Baxter´s V-Link Luer-Activated Device with VitalShield Protective Coating Now Available for Hospitals
Baxter Healthcare Corporation today announced its V-Link Luer-activated device (LAD) with VitalShield protective coating, the first needleless intravenous (IV) connector to contain an antimicrobial coating, is now available for hospitals in the United States and Canada. V-Link with VitalShield has been shown to kill on average 99.9 percent or more of specific common pathogens (infection-causing agents) known to cause catheter-related bloodstream infections. Pathogens can contaminate medical devices used to deliver IV fluids and medication to patients. The new antimicrobial coating helps to prevent contamination and growth of specific common pathogens such as methicillin-resistant Staphylococcus aureus, or MRSA.
Baxter completed a pilot launch of V-Link with VitalShield with a select group of leading teaching institutions and hospitals in the U.S. and Canada and is now making the product available more broadly to customers throughout those regions. Baxter will expand to other global markets, including Europe and Australia, later this year.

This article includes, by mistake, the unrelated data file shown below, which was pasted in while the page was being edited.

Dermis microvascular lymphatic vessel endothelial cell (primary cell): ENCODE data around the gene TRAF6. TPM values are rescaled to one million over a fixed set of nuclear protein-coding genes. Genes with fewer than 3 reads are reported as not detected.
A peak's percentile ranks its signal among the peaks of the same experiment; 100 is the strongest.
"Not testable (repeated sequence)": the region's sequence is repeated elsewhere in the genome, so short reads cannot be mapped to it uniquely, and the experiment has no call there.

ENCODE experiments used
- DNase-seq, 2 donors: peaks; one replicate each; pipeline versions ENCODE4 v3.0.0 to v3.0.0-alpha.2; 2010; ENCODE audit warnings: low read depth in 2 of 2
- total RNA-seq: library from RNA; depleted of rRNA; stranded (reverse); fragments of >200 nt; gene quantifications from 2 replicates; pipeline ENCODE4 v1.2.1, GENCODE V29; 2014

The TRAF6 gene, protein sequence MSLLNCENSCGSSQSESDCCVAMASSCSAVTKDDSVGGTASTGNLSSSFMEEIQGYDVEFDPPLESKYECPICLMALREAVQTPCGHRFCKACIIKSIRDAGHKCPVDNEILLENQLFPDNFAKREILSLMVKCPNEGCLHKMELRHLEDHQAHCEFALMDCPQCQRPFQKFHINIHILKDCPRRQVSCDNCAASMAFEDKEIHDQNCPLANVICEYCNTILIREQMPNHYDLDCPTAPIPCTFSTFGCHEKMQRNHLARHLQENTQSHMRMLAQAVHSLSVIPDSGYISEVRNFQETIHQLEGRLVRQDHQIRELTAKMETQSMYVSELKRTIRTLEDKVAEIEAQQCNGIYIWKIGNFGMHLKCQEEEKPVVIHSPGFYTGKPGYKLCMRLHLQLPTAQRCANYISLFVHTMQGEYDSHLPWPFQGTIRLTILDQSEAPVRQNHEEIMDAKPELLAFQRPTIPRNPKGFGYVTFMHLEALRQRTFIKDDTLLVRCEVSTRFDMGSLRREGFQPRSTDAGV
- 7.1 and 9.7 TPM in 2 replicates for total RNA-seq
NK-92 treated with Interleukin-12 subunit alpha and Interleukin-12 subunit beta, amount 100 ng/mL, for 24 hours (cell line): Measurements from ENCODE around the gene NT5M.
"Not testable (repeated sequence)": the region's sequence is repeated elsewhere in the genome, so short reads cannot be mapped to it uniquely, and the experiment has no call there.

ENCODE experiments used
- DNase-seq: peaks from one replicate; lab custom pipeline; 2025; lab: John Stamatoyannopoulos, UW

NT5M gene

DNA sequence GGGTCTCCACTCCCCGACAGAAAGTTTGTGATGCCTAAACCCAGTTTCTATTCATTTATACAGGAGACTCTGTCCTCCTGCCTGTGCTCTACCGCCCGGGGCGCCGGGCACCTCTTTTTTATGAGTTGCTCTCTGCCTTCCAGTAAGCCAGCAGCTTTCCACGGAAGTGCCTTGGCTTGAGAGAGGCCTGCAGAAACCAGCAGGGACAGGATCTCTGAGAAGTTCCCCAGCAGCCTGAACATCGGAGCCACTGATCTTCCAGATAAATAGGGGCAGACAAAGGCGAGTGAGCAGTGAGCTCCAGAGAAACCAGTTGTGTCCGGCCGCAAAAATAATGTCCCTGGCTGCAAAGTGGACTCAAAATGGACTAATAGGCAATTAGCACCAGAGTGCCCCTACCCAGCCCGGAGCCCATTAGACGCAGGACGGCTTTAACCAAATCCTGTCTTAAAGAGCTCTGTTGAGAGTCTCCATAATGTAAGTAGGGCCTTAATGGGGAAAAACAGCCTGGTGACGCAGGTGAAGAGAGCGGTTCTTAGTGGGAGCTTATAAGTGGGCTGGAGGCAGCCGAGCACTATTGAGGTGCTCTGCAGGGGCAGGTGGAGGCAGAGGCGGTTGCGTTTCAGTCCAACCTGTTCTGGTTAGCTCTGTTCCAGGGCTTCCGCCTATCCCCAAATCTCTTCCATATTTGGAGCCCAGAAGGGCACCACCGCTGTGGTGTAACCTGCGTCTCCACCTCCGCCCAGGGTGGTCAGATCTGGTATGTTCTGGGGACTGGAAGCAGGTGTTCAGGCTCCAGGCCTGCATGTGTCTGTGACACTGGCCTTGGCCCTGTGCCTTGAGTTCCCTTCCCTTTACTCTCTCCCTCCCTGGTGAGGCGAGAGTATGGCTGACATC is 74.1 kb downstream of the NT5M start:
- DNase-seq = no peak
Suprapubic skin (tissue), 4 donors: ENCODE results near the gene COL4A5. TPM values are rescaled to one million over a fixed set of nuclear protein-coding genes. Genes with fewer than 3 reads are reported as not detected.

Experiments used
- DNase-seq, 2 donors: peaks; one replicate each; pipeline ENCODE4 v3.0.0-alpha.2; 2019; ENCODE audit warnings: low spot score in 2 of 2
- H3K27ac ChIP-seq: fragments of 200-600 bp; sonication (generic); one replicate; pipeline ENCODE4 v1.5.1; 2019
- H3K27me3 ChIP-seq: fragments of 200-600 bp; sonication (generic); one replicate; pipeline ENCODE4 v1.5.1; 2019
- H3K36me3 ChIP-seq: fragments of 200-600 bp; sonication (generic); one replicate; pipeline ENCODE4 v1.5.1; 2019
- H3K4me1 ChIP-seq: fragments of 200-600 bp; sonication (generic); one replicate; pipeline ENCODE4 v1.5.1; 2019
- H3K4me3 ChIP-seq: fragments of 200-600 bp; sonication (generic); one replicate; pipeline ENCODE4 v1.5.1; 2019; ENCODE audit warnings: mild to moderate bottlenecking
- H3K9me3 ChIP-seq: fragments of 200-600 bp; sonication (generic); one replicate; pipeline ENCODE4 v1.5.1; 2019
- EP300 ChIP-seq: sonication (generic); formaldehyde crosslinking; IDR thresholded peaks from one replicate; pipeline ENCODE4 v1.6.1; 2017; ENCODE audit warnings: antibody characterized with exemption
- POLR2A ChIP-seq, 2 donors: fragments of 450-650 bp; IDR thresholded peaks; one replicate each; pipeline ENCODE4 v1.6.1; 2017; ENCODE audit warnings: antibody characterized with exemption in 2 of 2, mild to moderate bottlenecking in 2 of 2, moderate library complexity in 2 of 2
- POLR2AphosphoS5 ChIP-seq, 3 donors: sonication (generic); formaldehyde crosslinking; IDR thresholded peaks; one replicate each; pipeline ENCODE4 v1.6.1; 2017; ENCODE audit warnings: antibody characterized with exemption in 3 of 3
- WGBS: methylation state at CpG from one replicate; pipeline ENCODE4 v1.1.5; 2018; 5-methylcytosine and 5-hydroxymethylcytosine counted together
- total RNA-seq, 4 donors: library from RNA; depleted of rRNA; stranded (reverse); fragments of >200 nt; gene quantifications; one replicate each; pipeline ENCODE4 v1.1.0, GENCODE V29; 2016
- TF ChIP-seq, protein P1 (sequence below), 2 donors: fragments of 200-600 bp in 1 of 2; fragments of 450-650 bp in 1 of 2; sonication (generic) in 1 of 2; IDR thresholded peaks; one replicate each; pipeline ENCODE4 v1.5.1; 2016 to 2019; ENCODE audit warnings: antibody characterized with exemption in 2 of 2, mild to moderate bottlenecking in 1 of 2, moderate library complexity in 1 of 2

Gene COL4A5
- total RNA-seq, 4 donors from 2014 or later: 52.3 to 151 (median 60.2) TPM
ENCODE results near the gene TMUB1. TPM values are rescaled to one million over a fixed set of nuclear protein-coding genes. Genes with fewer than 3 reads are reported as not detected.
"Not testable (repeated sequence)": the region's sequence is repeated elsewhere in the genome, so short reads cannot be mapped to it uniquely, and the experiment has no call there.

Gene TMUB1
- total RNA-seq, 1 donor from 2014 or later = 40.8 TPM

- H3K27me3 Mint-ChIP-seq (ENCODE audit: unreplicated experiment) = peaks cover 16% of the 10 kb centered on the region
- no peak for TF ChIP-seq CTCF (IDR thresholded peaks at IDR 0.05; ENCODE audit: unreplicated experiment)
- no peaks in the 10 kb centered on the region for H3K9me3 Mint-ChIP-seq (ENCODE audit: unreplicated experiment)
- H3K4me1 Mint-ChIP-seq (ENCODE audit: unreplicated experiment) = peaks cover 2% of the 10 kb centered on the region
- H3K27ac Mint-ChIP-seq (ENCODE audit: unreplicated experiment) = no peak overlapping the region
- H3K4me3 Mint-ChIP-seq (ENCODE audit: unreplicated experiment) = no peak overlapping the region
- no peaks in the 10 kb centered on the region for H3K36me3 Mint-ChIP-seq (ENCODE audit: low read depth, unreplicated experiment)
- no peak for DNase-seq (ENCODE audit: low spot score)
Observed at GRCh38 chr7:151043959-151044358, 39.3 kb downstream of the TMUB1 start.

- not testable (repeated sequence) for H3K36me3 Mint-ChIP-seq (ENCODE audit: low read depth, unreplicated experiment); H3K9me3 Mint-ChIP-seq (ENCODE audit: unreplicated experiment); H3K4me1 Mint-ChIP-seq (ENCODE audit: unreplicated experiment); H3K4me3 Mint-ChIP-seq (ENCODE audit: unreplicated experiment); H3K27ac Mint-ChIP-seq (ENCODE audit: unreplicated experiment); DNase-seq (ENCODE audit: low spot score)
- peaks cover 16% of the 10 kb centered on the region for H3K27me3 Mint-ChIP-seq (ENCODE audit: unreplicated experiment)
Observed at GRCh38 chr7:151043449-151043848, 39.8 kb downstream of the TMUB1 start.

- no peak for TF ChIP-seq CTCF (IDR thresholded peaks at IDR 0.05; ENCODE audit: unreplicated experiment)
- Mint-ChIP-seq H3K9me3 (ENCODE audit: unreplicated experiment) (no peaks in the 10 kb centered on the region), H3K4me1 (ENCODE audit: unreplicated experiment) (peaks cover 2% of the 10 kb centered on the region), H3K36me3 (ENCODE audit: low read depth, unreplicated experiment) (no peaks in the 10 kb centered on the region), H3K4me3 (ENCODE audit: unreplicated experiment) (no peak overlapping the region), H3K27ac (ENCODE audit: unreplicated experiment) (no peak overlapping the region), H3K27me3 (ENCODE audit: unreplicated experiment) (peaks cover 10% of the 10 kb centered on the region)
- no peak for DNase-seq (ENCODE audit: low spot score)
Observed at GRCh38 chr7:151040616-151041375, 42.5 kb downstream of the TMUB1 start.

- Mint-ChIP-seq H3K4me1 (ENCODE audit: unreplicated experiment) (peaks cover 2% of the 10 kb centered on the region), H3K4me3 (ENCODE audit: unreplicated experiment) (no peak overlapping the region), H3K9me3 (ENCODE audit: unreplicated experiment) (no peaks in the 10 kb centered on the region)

“Improving patient safety is our number one goal, and this new technology can be used throughout hospitals to help prevent microbial contamination of the device and inhibit specific infection-causing agents from entering the bloodstream,” said Camille Farhat, general manager of Global Infusion Systems, part of Baxter’s Medication Delivery business . “The V-Link device is the newest addition to our broad line of needleless IV access products and furthers Baxter’s mission to help healthcare providers create a safer environment for patients.”
As part of Baxter’s ongoing commitment to address the growing issue of healthcare-acquired infections, the company sponsored an educational symposium during this week’s 18th annual Society for Healthcare Epidemiology of America (SHEA) meeting that featured a panel of leading experts in the field of infectious diseases. At the symposium titled, “Battling Catheter-Related Bloodstream Infections: What Has Worked; What Is Now Needed,” specialists from prominent institutions discussed the need for both improved technique and technology as a means to further reduce the risk of bloodstream infections.
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